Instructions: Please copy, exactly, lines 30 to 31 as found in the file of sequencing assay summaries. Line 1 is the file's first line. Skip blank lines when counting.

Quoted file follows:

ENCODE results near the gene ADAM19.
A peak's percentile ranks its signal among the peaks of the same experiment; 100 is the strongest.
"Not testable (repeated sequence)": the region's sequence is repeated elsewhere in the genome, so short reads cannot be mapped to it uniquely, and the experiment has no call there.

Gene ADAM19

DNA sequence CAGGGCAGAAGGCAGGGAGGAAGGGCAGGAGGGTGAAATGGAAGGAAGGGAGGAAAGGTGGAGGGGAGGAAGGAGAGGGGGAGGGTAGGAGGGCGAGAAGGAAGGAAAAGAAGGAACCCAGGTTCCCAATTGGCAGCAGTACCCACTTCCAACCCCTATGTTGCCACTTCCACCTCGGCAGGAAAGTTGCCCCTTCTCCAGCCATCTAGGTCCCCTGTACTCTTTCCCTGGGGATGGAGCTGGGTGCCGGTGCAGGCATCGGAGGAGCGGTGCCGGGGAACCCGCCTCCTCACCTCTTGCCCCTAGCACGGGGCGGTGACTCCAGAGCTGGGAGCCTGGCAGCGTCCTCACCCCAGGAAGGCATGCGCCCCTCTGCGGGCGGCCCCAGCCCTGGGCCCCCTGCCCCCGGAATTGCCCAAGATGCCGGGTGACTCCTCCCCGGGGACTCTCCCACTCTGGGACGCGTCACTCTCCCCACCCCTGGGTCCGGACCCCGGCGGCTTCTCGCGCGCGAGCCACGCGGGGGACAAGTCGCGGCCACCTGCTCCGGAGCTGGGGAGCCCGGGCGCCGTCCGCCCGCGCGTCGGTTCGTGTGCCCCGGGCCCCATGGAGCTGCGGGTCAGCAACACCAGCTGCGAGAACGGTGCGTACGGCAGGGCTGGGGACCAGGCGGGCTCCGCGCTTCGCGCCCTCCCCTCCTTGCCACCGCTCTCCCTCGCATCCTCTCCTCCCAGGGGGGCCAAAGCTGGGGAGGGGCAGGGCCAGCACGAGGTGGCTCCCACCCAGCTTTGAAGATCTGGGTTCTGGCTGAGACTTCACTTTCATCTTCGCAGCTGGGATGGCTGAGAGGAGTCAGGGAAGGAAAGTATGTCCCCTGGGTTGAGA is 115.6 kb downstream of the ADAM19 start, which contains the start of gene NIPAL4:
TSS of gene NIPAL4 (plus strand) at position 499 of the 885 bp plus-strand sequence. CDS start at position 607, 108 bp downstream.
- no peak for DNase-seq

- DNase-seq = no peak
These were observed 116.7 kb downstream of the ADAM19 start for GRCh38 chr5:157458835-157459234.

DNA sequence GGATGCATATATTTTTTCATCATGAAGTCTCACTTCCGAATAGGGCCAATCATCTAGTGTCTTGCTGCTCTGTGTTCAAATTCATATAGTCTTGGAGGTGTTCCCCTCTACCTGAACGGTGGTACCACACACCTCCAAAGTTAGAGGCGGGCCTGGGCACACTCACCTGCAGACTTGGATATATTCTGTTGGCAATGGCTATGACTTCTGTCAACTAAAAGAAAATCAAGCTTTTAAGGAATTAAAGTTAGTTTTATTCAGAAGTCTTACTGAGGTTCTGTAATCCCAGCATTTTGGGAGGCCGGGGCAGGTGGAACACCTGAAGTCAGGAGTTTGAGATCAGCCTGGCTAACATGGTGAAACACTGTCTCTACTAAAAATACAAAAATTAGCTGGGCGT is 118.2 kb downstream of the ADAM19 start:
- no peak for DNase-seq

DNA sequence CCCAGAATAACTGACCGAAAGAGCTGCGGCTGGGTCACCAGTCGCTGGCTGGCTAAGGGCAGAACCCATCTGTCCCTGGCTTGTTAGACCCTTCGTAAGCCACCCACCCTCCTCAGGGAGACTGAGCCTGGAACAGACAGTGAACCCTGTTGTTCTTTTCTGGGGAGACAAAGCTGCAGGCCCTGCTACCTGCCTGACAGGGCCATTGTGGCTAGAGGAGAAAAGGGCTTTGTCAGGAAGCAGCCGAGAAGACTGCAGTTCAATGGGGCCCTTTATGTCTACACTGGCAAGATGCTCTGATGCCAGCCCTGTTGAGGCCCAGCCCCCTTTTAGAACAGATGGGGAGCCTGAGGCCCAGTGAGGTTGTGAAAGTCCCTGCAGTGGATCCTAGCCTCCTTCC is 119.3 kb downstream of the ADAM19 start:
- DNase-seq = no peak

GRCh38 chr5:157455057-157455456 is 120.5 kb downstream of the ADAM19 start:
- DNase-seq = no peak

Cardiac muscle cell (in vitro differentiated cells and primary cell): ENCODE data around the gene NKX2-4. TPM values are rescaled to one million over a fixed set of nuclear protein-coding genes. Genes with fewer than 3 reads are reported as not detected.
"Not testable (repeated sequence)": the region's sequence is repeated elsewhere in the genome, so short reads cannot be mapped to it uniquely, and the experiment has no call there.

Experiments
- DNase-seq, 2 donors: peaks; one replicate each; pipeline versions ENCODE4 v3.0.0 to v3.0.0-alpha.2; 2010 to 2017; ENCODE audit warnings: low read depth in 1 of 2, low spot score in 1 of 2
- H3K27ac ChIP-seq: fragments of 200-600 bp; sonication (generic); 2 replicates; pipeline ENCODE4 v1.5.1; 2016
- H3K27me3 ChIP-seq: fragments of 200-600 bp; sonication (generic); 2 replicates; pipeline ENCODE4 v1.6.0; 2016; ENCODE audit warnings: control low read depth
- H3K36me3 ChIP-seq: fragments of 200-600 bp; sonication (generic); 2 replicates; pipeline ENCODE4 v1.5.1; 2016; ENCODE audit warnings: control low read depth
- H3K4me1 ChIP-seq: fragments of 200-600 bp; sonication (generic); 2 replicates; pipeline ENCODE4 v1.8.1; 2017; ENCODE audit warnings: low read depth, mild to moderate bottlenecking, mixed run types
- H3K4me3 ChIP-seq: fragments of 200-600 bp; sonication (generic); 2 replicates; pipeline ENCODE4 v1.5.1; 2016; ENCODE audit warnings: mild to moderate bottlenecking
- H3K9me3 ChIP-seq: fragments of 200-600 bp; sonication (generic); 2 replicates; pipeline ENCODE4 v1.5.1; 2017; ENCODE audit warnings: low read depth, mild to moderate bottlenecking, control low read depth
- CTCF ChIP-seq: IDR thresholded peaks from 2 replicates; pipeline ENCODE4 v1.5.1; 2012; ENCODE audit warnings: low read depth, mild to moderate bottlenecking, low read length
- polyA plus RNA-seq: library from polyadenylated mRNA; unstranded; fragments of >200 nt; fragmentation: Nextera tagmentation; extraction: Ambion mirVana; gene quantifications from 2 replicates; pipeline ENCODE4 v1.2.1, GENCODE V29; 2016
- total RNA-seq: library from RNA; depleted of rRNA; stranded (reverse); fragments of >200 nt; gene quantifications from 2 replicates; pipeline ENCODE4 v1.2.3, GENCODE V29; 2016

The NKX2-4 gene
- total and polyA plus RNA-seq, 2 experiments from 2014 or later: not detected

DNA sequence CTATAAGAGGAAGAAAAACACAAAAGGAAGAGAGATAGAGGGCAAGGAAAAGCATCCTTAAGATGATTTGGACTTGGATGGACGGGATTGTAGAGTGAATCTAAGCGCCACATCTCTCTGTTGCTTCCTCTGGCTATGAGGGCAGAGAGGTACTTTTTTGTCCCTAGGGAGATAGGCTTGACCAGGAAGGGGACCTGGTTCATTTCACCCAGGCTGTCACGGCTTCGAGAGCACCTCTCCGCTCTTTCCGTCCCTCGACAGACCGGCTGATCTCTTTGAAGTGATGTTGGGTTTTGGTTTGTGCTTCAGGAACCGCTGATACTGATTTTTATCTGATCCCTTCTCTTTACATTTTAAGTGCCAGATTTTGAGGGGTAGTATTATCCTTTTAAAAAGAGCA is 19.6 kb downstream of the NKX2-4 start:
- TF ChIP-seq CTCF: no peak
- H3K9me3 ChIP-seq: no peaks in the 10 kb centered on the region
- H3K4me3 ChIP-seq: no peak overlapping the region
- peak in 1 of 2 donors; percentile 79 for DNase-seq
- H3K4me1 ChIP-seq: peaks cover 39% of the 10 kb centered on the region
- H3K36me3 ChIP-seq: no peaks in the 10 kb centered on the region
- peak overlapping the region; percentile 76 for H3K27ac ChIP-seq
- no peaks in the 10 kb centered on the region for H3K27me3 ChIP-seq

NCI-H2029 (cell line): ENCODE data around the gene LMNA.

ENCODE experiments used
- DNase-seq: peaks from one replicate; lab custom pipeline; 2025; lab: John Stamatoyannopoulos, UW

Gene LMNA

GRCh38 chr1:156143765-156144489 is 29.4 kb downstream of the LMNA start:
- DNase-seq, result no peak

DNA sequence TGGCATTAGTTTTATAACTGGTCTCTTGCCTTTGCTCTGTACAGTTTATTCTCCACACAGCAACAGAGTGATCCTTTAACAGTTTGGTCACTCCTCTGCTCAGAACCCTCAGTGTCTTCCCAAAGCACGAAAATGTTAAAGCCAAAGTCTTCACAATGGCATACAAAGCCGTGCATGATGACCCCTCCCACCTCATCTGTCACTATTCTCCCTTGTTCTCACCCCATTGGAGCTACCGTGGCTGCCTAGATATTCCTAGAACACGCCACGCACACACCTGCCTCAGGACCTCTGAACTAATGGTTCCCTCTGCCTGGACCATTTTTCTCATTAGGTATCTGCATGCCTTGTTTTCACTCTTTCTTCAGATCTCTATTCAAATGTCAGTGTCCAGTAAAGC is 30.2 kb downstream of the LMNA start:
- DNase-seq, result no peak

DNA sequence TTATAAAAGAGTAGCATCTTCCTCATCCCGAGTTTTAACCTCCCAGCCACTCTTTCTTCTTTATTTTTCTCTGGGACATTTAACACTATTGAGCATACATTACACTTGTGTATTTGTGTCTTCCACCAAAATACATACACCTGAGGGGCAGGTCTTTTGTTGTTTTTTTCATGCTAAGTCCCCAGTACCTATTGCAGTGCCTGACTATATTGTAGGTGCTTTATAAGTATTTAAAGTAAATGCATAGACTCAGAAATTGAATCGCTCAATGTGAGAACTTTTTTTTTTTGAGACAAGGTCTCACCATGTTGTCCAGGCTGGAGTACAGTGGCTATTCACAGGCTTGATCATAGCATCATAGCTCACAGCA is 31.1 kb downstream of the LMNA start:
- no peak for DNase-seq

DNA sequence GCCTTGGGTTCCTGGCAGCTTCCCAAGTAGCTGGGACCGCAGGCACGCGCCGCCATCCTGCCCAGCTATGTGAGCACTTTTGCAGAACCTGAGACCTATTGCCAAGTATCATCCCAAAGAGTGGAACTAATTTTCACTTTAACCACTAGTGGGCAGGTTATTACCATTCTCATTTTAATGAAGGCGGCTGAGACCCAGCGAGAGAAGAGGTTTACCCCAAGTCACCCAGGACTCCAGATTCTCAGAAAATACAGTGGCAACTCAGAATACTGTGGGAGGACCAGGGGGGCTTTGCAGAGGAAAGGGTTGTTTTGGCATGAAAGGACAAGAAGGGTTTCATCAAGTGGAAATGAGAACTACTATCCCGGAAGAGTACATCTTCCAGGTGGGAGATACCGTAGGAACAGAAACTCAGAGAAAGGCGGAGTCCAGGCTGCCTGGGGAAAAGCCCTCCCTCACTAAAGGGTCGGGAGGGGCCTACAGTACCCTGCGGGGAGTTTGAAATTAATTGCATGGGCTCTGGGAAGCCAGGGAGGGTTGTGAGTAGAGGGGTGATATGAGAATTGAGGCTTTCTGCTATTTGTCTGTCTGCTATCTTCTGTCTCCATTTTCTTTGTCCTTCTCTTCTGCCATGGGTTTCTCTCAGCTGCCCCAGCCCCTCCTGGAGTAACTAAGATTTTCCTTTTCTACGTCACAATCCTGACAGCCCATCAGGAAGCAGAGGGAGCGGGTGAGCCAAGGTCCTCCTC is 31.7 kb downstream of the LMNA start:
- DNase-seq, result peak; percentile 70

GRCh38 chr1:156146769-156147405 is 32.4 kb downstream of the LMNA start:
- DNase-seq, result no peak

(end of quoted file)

- total and polyA plus RNA-seq, 2 experiments from 2014 or later: not detected

DNA sequence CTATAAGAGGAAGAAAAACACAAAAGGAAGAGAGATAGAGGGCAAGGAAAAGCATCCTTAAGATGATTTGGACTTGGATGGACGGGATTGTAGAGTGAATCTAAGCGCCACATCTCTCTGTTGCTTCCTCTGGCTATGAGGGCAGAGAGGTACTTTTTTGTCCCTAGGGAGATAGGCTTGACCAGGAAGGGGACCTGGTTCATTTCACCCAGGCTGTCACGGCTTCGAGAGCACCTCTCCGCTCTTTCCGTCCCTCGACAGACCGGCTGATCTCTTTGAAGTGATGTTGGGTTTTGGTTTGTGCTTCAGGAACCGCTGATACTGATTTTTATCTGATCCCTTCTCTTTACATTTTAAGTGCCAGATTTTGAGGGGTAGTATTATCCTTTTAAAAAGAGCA is 19.6 kb downstream of the NKX2-4 start: